As it stands, China's railways can barely keep pace with the country's breakneck economic growth or with the hundreds of millions of workers who are flocking from the countryside to booming cities.

Monday's accident was the worst in China since 1997, when more than 100 people were killed in a train crash in the central province of Hunan.


HONG KONG (Reuters) - Asian stock markets rose on Monday as investors' confidence in the battered financial sector seeped back and the dollar held on to recent gains, despite the oil price hitting a fresh all-time high close to $120 a barrel.

Japan's Nikkei average .N225 broke through the 14,000 mark for the first time in two months as financials such as Sumitomo Mitsui Financial Group (8316.T: Quote, Profile, Research), which soared 9 percent, surged on a growing sense that the worst may be over.

"There's no doubt now that confidence is growing that the worst of the credit crunch may be behind us, with a lot of the worries about risk and the financial system clearing up," said Noritsugu Hirawaka, a strategist at Okasan Securities.

"As a result, money that went into Japanese government bonds is now returning to stocks, especially financials."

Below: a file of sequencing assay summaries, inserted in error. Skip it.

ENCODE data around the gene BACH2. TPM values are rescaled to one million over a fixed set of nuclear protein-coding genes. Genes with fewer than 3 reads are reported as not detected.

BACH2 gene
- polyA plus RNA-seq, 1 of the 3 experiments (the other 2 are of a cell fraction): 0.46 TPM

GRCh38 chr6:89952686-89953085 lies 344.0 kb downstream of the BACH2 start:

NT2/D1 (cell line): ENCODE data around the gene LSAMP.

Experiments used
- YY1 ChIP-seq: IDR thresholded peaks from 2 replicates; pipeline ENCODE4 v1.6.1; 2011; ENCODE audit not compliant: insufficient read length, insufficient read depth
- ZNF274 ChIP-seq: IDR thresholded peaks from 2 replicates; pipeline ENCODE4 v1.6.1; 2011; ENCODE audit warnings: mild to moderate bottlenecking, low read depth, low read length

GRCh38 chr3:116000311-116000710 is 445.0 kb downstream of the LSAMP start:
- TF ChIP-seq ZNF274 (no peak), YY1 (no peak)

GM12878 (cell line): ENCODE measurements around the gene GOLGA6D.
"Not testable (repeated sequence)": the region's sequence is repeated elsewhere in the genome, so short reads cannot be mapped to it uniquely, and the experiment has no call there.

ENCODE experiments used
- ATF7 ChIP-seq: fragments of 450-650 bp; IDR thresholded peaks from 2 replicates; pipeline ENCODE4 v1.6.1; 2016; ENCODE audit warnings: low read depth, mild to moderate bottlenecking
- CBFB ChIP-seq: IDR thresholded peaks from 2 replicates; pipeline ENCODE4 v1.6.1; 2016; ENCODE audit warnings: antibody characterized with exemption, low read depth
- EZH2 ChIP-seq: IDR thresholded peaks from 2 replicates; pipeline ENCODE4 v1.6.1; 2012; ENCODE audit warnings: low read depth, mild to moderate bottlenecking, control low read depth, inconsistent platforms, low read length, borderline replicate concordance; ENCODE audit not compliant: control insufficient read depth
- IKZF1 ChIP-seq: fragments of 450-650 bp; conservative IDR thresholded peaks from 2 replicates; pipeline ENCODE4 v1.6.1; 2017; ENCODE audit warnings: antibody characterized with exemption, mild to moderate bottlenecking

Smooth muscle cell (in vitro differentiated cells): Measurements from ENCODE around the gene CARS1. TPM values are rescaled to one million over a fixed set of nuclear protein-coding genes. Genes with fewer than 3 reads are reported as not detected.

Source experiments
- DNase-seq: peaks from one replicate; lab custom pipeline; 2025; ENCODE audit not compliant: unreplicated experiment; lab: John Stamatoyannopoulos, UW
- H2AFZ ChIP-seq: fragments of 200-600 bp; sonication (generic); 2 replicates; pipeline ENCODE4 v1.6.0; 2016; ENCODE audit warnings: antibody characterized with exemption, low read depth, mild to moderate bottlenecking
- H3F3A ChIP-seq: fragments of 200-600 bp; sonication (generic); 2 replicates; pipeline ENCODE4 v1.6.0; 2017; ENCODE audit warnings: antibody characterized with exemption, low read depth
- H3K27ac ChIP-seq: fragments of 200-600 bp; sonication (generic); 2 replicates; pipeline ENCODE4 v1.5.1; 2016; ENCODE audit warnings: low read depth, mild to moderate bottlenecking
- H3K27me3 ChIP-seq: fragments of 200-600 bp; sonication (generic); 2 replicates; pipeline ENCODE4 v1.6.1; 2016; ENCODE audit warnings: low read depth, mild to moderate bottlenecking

The Nikkei was up 0.8 percent by 0142 GMT, while MSCI's index of stocks across the rest of Asia .MIAPJ0000PUS was 0.4 percent higher.

Friday's rout of Japanese Government Bonds continued as investors quit bonds to snap up stocks, driving the benchmark 10-year yield to a fresh six-month high of 1.675 percent. On Friday June 10-year futures 2JGBv1 suffered their biggest one-day fall since 2003 as investors abruptly changed their view of the outlook for Japanese and U.S. interest rates.

Bank stocks also helped Australia's benchmark S&P/ASX 200 index gain 0.6 percent, but some market watchers warned against throwing caution to the wind.

"The market seems to be saying that the worst is over and it is safe to get back into the water," said Hans Kunnen, head of investment markets research at Colonial First State.